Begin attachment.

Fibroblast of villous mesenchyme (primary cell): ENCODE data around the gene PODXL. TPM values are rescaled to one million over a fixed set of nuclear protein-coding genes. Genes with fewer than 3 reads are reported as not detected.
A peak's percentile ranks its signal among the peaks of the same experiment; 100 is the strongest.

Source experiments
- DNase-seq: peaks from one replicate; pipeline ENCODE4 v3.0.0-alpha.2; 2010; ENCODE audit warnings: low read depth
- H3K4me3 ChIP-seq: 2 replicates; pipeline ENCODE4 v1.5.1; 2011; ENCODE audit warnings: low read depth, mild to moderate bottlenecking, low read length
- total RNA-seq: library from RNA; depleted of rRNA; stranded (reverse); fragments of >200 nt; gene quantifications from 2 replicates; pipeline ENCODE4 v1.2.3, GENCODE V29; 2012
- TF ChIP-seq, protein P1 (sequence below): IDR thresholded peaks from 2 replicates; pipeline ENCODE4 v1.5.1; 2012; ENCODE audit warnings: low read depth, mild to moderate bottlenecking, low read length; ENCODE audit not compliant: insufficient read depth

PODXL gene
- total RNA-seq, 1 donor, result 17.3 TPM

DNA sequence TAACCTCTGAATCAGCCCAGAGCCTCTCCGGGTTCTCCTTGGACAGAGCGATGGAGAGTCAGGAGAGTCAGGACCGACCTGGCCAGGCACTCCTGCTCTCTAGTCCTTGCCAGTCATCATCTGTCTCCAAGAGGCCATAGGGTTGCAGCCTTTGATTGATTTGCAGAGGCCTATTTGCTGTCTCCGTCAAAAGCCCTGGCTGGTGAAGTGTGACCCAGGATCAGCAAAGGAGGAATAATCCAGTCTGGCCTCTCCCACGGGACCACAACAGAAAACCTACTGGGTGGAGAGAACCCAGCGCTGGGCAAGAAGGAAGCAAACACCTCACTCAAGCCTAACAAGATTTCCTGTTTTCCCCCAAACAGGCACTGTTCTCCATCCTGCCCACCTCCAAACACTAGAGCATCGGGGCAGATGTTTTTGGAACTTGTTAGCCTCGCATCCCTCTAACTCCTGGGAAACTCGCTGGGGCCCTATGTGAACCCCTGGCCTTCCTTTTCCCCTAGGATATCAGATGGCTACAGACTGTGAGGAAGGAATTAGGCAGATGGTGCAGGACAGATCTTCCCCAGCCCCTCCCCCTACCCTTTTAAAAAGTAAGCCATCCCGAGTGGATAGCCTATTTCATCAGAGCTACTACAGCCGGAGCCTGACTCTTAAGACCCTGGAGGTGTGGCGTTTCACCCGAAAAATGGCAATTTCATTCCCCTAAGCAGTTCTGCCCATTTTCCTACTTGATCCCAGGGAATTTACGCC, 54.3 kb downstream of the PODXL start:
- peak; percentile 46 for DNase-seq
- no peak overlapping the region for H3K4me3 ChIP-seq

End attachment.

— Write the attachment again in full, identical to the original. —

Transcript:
Fibroblast of villous mesenchyme (primary cell): ENCODE data around the gene PODXL. TPM values are rescaled to one million over a fixed set of nuclear protein-coding genes. Genes with fewer than 3 reads are reported as not detected.
A peak's percentile ranks its signal among the peaks of the same experiment; 100 is the strongest.

Source experiments
- DNase-seq: peaks from one replicate; pipeline ENCODE4 v3.0.0-alpha.2; 2010; ENCODE audit warnings: low read depth
- H3K4me3 ChIP-seq: 2 replicates; pipeline ENCODE4 v1.5.1; 2011; ENCODE audit warnings: low read depth, mild to moderate bottlenecking, low read length
- total RNA-seq: library from RNA; depleted of rRNA; stranded (reverse); fragments of >200 nt; gene quantifications from 2 replicates; pipeline ENCODE4 v1.2.3, GENCODE V29; 2012
- TF ChIP-seq, protein P1 (sequence below): IDR thresholded peaks from 2 replicates; pipeline ENCODE4 v1.5.1; 2012; ENCODE audit warnings: low read depth, mild to moderate bottlenecking, low read length; ENCODE audit not compliant: insufficient read depth

PODXL gene
- total RNA-seq, 1 donor, result 17.3 TPM

DNA sequence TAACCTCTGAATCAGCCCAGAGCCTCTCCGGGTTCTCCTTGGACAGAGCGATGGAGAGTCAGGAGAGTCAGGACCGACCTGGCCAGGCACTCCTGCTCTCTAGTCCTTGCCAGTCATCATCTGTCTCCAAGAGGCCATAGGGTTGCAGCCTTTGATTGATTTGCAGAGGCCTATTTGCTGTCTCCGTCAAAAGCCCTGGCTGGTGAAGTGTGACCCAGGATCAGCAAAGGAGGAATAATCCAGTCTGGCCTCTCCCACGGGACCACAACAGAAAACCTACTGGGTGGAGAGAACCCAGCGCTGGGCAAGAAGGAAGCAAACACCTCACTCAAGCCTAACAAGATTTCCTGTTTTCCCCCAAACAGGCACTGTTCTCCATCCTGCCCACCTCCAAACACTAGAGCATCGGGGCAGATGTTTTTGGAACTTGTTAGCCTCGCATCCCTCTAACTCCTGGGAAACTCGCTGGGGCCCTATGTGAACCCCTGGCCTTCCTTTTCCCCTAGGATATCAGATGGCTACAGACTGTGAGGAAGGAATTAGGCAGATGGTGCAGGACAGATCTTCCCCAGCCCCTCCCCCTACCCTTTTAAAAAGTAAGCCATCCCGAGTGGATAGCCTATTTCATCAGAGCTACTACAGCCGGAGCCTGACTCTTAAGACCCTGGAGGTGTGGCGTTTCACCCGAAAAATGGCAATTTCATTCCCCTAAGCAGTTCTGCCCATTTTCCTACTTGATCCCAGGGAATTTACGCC, 54.3 kb downstream of the PODXL start:
- peak; percentile 46 for DNase-seq
- no peak overlapping the region for H3K4me3 ChIP-seq